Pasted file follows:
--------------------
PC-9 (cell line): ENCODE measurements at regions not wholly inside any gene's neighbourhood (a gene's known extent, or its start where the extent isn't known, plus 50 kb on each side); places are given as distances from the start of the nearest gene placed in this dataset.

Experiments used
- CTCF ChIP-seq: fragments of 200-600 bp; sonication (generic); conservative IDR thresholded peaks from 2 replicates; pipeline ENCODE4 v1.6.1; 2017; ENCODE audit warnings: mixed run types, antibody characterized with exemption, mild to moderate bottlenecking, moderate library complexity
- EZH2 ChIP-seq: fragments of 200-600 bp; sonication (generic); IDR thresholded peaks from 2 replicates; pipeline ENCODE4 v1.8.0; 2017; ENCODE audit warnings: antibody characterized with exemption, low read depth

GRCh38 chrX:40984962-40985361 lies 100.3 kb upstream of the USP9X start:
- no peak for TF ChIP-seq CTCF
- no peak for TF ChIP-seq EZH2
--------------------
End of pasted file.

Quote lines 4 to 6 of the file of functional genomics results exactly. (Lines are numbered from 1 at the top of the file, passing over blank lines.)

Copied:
- EZH2 ChIP-seq: fragments of 200-600 bp; sonication (generic); IDR thresholded peaks from 2 replicates; pipeline ENCODE4 v1.8.0; 2017; ENCODE audit warnings: antibody characterized with exemption, low read depth

GRCh38 chrX:40984962-40985361 lies 100.3 kb upstream of the USP9X start:
- no peak for TF ChIP-seq CTCF